The Crimson Fairy Book - online children's book

A Classic fairy tale collection for children by Andrew Lang

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It seemed to him that he must be the son of some unknown monarch, and at last he determined to set out at once and travel in search of his proper rank.
He felt as if the splendid robe had been sent him by some kind fairy, and he took care not to neglect such a precious gift. He collected all his savings, and, concealed by the darkness of the night, he passed through the gates of Alexandria.
The new prince excited a good deal of curiosity where ever he went, for his splendid robe and majestic manner did not seem quite suitable to a person travelling on foot. If anyone asked questions, he only replied with an important air of mystery that he had his own reasons for not riding.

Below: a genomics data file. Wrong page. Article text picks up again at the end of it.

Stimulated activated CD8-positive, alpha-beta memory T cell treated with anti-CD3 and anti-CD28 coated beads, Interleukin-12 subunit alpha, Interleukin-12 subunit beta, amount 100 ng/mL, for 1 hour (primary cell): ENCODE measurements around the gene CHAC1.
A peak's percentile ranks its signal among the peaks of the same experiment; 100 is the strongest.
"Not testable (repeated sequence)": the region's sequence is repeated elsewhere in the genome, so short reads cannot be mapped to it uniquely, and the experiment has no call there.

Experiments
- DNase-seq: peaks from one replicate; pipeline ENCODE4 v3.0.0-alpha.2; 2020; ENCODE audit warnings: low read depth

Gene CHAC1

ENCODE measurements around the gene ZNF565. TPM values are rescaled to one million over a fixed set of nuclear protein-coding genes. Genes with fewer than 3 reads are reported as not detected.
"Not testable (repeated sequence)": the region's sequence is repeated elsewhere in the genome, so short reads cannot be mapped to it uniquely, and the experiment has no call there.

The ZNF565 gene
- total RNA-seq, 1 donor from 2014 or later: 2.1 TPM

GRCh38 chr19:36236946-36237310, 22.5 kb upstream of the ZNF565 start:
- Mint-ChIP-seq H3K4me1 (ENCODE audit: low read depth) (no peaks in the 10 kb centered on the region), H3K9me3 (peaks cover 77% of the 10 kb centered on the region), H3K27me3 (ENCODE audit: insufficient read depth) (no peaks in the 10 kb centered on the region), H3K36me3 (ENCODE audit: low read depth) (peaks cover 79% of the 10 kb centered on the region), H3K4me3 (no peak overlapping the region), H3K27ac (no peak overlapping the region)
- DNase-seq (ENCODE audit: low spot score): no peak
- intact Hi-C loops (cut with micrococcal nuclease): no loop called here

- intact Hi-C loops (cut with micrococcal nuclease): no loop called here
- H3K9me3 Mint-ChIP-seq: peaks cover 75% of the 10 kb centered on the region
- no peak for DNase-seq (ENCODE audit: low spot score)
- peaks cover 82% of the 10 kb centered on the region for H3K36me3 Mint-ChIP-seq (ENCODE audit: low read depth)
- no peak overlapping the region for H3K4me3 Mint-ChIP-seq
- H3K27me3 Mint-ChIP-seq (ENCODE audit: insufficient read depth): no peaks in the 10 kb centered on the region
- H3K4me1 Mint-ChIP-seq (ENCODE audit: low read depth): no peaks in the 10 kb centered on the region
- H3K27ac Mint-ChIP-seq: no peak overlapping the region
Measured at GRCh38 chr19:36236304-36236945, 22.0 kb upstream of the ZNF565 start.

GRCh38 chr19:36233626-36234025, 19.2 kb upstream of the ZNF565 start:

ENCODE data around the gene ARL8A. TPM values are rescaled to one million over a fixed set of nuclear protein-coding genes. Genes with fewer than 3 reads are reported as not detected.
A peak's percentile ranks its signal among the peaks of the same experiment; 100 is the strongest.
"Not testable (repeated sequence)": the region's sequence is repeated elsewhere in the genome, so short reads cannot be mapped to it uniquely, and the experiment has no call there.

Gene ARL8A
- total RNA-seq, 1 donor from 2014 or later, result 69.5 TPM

However, he soon found out that walking made him ridiculous, so at last he bought a quiet, steady old horse, which he managed to get cheap.
One day, as he was ambling along upon Murva (that was the horse's name), a horseman overtook him and asked leave to join him, so that they might both beguile the journey with pleasant talk. The newcomer was a bright, cheerful, good-looking young man, who soon plunged into conversation and asked many questions. He told Labakan that his own name was Omar, that he was a nephew of Elfi Bey, and was travelling in order to carry out a command given him by his uncle on his death bed. Labakan was not quite so open in his confidences, but hinted that he too was of noble birth and was travelling for pleasure.
The two young men took a fancy to each other and rode on together. On the second day of their journey Labakan questioned Omar as to the orders he had to carry out, and to his surprise heard this tale.
Elfi Bey, Pacha of Cairo, had brought up Omar from his earliest childhood, and the boy had never known his parents. On his deathbed Elfi Bey called Omar to him, and then told him that he was not his nephew, but the son of a great king, who, having been warned of coming dangers by his astrologers, had sent the young prince away and made a vow not to see him till his twenty-second birthday.
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